One of the many

Sara Bennett

Parents of children with autism say patience is the key to coping

Stephen Meyer, 18, looks over artwork he meticulously colored during school. Meyer was diagnosed with autism when he was 3 years old. PHOTOS BY ABIGAIL S. FISHER | SUMMER KENT STATER

Credit: DKS Editors

Stephen and Christopher Meyer, 18-year-old identical twins, played a brightly lit pinball machine named “The Getaway” in the far corner of their living room.

When Stephen launched the pinball a certain way, a police car on the game’s faceplate lit up.

After playing two rounds, Stephen and Christopher took apart the machine, explaining its wiring and mechanics.

“Those lights make the police car light up,” Stephen said.

As identical twins, Stephen and Christopher look alike, and they both enjoy pinball. Christopher has hopes of attending Rochester Institute of Technology. Stephen, however, cannot read.

Stephen is good with electronics and computers, but lacks academic and social abilities. Their interests parallel, but their abilities are far apart.

Fifteen years ago, Stephen was diagnosed with autism, but his mother, Betsy Meyer, has never allowed the diagnosis to change how he is treated.

“There is no difference between (my children),” Betsy said. “They’re normal kids. Just be patient with them.”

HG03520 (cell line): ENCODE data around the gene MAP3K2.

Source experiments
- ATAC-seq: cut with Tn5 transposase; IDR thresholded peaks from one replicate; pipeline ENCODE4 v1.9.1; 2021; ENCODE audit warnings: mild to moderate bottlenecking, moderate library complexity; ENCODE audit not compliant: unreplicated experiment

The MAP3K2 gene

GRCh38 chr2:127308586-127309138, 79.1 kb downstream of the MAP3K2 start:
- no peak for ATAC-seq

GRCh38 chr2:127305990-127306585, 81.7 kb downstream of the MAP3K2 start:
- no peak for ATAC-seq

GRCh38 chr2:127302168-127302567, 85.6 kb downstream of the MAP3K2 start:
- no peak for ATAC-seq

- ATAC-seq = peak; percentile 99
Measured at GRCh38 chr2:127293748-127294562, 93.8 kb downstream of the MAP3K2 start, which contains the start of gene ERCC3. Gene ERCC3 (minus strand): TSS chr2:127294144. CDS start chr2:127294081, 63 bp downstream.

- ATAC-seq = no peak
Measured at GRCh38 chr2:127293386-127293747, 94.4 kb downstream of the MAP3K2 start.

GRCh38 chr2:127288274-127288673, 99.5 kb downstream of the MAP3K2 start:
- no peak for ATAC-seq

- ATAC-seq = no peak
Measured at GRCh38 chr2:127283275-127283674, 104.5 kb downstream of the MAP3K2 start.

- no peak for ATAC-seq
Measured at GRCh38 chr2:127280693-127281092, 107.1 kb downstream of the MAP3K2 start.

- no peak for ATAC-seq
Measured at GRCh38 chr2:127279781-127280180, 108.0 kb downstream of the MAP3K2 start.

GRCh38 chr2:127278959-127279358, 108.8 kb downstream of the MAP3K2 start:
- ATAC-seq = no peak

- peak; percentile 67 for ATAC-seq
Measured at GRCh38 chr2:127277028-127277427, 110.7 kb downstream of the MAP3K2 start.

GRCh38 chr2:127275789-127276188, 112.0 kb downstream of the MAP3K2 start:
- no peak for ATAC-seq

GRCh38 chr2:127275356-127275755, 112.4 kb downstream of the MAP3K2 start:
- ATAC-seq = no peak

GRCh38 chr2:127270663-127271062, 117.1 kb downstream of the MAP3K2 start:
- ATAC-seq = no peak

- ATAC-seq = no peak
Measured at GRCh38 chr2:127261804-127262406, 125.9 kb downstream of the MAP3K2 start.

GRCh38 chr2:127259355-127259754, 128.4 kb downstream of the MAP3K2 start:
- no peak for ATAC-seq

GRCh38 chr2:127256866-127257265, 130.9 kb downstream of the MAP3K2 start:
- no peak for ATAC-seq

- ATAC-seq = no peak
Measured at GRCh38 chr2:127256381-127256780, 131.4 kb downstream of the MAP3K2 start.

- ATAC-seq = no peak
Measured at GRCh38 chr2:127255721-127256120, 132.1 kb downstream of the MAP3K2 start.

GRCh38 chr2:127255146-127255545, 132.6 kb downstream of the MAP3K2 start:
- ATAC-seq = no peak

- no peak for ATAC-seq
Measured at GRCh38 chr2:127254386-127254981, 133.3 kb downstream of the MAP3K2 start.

Patience and family support are the keys to success, Betsy said. But she said support was difficult to find at first.

“When he was diagnosed, autism wasn’t as prevalent as it is now,” Betsy said.

According to a 2007 Center for Disease Control and Prevention study, one in 150 8-year-olds has an autism spectrum disorder.

Previously, the same group determined that the prevalence of the disorders ranged anywhere from one in 500 to one in 166 8-year-olds.

But according to the American Psychological Society, the rising prevalence of autism spectrum disorders is a farce as studies fail to disclose the increasing awareness of the disorders, the changes in diagnostic criteria and the problems with statistics used to calculate the prevalence.

Nevertheless, researchers and educators alike continue to use data from the governmental organization as the basis for their concerns.

Understanding, Betsy said, is one of the most difficult parts for both the family with a child who has autism and for the people they come in contact with.

“A lot of times (people) don’t think (Stephen) is autistic,” she said. “You’ve got to be patient with other people because he looks normal.”

Contact minority affairs, health and nursing and religion reporter Sara Bennett at [email protected].